Financial institutions, debt collectors, and consumer-facing businesses should take note that the United States Supreme Court has ruled that the definition of an “autodialer” under the Telephone Consumer Protection Act, as written, requires that the device must use a random or sequential number generator. This narrow interpretation should shield companies from liability in current or future actions, where the consumers’ telephone numbers are known and not random or sequentially generated.
In Facebook, Inc. v. Duguid, 592 U.S. ___ (2021), the United States Supreme Court (“SCOTUS”) narrowly interpreted the definition of “autodialer” under the Telephone Consumer Protection Act (“TCPA”), holding the definition excludes equipment that does not use a random or sequential number generator. SCOTUS specifically held that an “automatic telephone dialing system” is limited to equipment that either stores a telephone number using a random or sequential number generator, or produces a telephone number using a random or sequential number generator.
Summary of Facts and Background
Plaintiff Noah Duguid (“Plaintiff”) began receiving several login-notification text messages from defendant Facebook, Inc. (“Facebook”), alerting him that someone had attempted access to the Facebook account associated with his phone number from an unknown browser. Plaintiff never had a Facebook account and had not given Facebook his phone number. As such, Plaintiff commenced a putative class action in the District Court for the Northern District of California (“District Court”) against Facebook, alleging it violated the TCPA by maintaining a database that stored phone numbers and programmed its equipment to send automated text messages to the stored phone numbers each time the person’s account was accessed by an unrecognized device or browser.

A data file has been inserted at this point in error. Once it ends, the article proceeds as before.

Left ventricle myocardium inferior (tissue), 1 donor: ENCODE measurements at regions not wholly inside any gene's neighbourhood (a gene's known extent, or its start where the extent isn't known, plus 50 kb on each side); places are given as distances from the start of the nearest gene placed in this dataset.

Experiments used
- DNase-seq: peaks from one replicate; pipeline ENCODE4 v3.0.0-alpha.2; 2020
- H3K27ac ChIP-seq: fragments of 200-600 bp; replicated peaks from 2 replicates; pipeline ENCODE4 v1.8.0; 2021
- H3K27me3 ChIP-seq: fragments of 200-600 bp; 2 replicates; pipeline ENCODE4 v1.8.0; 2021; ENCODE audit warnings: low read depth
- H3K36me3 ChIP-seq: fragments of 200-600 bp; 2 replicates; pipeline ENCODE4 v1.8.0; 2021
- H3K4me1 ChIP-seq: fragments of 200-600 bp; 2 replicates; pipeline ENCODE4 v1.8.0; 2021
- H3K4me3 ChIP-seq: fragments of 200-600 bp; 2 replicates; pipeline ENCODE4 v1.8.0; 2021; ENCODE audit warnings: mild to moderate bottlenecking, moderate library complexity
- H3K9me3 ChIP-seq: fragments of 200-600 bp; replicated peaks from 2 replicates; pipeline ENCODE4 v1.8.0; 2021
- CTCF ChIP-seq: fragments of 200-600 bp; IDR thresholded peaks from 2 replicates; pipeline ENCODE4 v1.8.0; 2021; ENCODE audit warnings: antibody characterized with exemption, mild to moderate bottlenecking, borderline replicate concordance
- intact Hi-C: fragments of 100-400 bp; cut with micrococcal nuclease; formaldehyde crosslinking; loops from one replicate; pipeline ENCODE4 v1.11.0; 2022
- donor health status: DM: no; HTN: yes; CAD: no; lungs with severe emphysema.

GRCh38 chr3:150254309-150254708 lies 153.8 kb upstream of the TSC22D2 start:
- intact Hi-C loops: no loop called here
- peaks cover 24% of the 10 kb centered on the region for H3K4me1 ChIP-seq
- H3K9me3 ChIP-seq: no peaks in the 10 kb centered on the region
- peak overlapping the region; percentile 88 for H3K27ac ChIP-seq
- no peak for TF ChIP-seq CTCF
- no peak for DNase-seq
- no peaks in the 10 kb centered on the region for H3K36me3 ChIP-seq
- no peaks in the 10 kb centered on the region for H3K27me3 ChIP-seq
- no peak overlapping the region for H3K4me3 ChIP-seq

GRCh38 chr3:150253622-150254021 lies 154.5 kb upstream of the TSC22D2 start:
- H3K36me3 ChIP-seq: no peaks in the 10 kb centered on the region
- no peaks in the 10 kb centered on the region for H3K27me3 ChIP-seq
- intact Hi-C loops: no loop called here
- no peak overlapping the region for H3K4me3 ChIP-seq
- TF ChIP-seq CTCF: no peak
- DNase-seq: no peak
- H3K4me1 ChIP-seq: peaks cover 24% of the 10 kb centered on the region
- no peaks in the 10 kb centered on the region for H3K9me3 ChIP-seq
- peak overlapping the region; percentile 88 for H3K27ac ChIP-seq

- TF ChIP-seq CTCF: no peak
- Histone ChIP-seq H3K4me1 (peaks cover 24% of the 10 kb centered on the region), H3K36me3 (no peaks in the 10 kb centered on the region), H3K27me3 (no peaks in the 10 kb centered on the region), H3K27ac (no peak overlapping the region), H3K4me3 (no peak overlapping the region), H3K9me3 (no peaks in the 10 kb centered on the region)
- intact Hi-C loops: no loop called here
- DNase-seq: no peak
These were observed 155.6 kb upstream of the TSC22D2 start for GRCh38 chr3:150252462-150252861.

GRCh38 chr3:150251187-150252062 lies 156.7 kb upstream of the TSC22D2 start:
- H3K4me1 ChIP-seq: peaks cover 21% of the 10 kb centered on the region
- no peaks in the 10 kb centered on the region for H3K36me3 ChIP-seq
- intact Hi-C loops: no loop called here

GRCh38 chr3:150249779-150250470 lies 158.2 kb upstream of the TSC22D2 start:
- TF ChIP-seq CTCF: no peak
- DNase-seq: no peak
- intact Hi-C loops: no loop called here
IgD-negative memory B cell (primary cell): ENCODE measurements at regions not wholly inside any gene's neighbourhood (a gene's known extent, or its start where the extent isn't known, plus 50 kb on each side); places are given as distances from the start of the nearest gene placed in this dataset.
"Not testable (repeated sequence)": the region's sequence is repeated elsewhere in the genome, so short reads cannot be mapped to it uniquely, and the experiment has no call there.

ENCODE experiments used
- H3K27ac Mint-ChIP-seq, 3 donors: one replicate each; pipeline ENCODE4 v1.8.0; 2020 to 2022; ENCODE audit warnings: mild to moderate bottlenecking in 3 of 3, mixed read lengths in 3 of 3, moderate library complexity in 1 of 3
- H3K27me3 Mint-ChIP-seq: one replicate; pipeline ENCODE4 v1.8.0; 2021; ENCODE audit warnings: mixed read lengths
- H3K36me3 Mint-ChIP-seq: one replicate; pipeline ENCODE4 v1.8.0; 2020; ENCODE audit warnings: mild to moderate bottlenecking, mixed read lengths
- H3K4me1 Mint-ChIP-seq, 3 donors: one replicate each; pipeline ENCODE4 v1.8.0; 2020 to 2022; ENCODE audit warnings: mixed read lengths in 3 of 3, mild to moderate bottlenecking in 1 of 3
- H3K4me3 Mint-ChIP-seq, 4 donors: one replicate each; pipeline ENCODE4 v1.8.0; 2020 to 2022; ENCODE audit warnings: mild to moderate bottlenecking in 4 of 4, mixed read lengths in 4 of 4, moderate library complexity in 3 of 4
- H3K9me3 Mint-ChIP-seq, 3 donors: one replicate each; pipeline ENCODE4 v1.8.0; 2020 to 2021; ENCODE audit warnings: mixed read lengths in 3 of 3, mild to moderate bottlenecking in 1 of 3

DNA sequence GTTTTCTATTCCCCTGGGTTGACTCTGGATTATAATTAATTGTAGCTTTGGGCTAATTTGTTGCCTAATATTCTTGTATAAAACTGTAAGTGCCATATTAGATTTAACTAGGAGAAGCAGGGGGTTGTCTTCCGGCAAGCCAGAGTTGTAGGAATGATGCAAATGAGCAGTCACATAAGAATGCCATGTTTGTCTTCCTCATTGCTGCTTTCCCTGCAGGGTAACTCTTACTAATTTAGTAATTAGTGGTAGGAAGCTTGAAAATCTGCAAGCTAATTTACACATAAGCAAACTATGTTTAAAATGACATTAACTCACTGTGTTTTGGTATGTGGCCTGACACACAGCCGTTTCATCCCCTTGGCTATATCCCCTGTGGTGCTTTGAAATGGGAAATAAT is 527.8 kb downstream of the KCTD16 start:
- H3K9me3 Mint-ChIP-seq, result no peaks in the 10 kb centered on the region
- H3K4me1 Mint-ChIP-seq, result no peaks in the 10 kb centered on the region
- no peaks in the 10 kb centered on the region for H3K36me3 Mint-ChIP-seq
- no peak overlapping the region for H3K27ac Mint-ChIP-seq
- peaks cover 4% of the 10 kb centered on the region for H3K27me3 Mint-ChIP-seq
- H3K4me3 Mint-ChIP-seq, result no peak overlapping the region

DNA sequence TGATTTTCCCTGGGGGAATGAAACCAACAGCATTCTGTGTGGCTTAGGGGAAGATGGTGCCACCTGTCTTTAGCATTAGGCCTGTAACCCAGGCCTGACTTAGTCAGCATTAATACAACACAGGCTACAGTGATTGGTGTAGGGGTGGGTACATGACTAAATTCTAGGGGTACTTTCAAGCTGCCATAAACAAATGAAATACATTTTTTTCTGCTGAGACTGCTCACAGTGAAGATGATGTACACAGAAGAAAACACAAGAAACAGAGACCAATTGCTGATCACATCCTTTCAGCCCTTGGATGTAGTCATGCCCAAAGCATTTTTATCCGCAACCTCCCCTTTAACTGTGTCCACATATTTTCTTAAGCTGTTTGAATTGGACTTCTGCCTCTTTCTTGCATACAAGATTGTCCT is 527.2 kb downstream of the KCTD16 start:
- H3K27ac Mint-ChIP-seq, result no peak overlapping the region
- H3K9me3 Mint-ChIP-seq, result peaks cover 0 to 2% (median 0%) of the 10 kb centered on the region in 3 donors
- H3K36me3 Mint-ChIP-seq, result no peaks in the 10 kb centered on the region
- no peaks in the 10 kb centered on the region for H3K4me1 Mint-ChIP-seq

Facebook moved to dismiss, arguing that it did not violate the TCPA because Facebook did not use an automatic dialer, as its text messages were not sent to phone numbers that were randomly or sequentially generated. Rather, Facebook sent targeted, individualized texts to phone numbers linked to specific accounts. The District Court agreed with Facebook and dismissed Plaintiff’s complaint with prejudice.
Plaintiff appealed, and the United States Court of Appeals for the Ninth Circuit (“Ninth Circuit”) reversed the District Court’s order. The Ninth Circuit held that an autodialer “need not be able to use a random or sequential generator to store numbers; it need only have the capacity to ‘store numbers to be called’ and ‘to dial such numbers automatically.’” SCOTUS granted certiorari to resolve a circuit split among the Courts of Appeals regarding whether the definition of an “automatic telephone dialing system” includes equipment that can “store” and dial phone numbers, even if such equipment does not “us[e] a random or sequential number generator.”
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